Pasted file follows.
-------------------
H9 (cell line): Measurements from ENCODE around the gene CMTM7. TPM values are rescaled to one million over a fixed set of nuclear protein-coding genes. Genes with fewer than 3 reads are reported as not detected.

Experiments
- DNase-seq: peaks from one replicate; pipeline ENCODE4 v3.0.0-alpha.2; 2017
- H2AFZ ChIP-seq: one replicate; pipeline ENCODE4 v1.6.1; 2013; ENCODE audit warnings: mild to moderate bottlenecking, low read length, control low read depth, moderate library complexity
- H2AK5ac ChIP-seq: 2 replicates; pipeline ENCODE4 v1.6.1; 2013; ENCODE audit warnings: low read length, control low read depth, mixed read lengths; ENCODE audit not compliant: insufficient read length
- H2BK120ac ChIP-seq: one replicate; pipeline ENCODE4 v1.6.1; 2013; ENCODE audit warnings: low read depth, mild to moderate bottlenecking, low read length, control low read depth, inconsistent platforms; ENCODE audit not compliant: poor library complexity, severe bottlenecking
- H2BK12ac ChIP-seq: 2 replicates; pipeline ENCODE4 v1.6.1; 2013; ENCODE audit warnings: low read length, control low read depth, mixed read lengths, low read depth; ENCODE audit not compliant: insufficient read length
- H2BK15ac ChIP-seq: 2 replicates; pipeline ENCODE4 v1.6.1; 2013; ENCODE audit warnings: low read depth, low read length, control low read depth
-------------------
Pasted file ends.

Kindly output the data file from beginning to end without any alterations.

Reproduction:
H9 (cell line): Measurements from ENCODE around the gene CMTM7. TPM values are rescaled to one million over a fixed set of nuclear protein-coding genes. Genes with fewer than 3 reads are reported as not detected.

Experiments
- DNase-seq: peaks from one replicate; pipeline ENCODE4 v3.0.0-alpha.2; 2017
- H2AFZ ChIP-seq: one replicate; pipeline ENCODE4 v1.6.1; 2013; ENCODE audit warnings: mild to moderate bottlenecking, low read length, control low read depth, moderate library complexity
- H2AK5ac ChIP-seq: 2 replicates; pipeline ENCODE4 v1.6.1; 2013; ENCODE audit warnings: low read length, control low read depth, mixed read lengths; ENCODE audit not compliant: insufficient read length
- H2BK120ac ChIP-seq: one replicate; pipeline ENCODE4 v1.6.1; 2013; ENCODE audit warnings: low read depth, mild to moderate bottlenecking, low read length, control low read depth, inconsistent platforms; ENCODE audit not compliant: poor library complexity, severe bottlenecking
- H2BK12ac ChIP-seq: 2 replicates; pipeline ENCODE4 v1.6.1; 2013; ENCODE audit warnings: low read length, control low read depth, mixed read lengths, low read depth; ENCODE audit not compliant: insufficient read length
- H2BK15ac ChIP-seq: 2 replicates; pipeline ENCODE4 v1.6.1; 2013; ENCODE audit warnings: low read depth, low read length, control low read depth